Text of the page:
Not Fade Away Needs a Decent Script

Directed and Written by David Chase
Paramount, 112 minutes, R (brief nudity, language)
* * *

 Not Fade Away has thrilled some critics and chilled others. Most viewers are likely to experience it as a classic 3 of 5 stars movie. Grade it C, an A for ideas, music, and class awareness and an F for scriptwriting.

The setting is New Jersey in the 1960s, specifically the time period in which grief over President Kennedy’s assassination inexorably gave way to the giddiness of the early British Invasion. It was, of course, also the time in which the first wave of Baby Boomers came of age, discovered the Generation Gap, and began to articulate value systems quite different from those of their parents. The protagonist of our story is nerdy, pimply Doug (John Magaro), a working-class kid with very little luck with girls but one helluva record collection of black R & B records, a drum set he’s learning to play, and an emerging perception that his town is too small for him. His companions are just like him–guys with not-so-bright prospects, wild ideas, and an abiding love of the new music they’re hearing. Doug’s best friend, Eugene (Jack Huston), plays pretty good guitar and fancies himself a vocalist, though he’s really a copycat channeling others. Before long, a musical dream begins to play out in the basement of a down-market small town. We watch Doug morph into a guy who looks like Dylan, dresses like Dylan, sings like Dylan, and writes songs like Dylan. The open question is how far talent can take the band, and part of that answer depends on whether it can stay together, or if some of the band members even want the fame, travel, and spotlight they claim they desire.

I enjoyed the class dynamics of this film. At times I was reminded so much of my own teen years in a blue-collar Pennsylvania town that it’s as if I knew some of the people populating the film. I certainly recognized the tension between those chomping at the bit to leave, those content to be the big fish in a poi pond, and those whose deficiencies (intellectual, monetary, imaginative) cemented them in place. Blue-collar dreams are not often presented in American movies and director/writer David Chase hits a lot of correct notes, including the manner in which wage earners often held stereotypical views of the middle class. Doug’s “unobtainable” desire is Grace Dietz (Bella Heathcote), the younger daughter of pretentious parents who only appear to be high on the totem when viewed from the bottom. Certainly Doug’s working-class stiff father, Pat (James Gandolfini), sees them that way. Like lots of dads during the era, his ideal scenario for Doug is a bit of college, some ROTC training, and then home to earn a paycheck.  We all know what Vietnam did to that sort of dream.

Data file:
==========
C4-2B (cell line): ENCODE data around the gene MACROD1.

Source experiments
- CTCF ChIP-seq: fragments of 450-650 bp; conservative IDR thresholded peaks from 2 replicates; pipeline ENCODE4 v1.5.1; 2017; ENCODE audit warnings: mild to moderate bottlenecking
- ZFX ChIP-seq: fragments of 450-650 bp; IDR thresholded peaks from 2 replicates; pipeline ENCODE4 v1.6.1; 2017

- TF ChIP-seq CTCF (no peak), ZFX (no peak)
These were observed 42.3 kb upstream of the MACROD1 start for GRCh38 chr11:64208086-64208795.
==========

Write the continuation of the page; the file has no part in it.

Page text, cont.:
Not Fade Away captures the look of blue-collar life–the crowded ranch houses, the Formica counters, TV trays, the faux wood paneling…. You can almost smell the mold in the shag carpeting. It also has a killer soundtrack–iconic blues, 50s skiffle, pop hits from the 60s, and some pretty nice original stuff. Alas, this is where the good ends and the bad begins. Chase may or may not be a good director, but he’s not much of a writer. There’s more enigma in his script than in the average Dylan song. Chase was born in 1945 and is clearly enamored to the music and culture of his youth. Alas, he tries to jam in everything. What we get isn’t the 1960s so much as cartoon and poster images of it–a JFK image here, a Rolling Stones concert snippet there, dropped references to civil rights, oblique mentions of Vietnam….  His episodic cameos are like his blue-collar interiors:  all surfaces. Chase is certainly correct to present small town America as a place where the 60s came in through the backdoor, but his skip-the-stone approach leaves us with characters that change for no apparent reason.

A stronger cast would have helped. Gandolfini–who is always good–is the closest thing to a “star” in this lineup. A small film such as Beasts of the Southern Wild can shine with no-name actors–of the right quality. John Magaro is very good and Jack Huston–John Huston’s grandson–is competent. The rest, not so much. It’s hard to judge whether the actresses are any good or not, as Chase’s script is abysmal in the area of gender. Women simply appear in the film; they have no character or depth. Molly Price plays Doug’s mother as if she’s a mash of every imaginable stereotype of dowdy Italian mothers. Dominique McElligott appears as Grace’s trippy older sister, but we have no idea of why she, or Doug’s sister Evelyn (Meg Guzulescu) are in the movie in the first place.

And then there’s the contrived stuff that’s as cheap as a Silvertone guitar. A corny prelude of a Paul McCartney stand-in meeting a John Lennon stand-in is supposed to prefigure the rivalry between Doug and Eugene. I think we’re supposed to see Grace as a Yoko substitute, but that’s one of many threads that flap untied in the breeze. We also get gratuitous “sightings” of rock gods, clich├ęd scenes such as Doug’s vocal debut (A Star is Born), and set-ups that Western Union couldn’t have telegraphed better.  Later the film drifts to Los Angeles, though why an aspirant musician who lives a short train ride from Grand Central would go to LA isn’t very clear. (Film school? Desire to be Jim Morrison? Access to orange groves?) And if you think that’s unclear, explain to me (if you can) what happens to Grace the first night she’s in LA.

When Not Fade Away is at its best, it’s reminiscent of Diner meets The Commitments. When it’s bad–which is frequently–it reminds you of how superior those films are to this one. Should you see it? Sure. But go to dance, not immerse yourself in transcendent filmmaking. --Rob Weir

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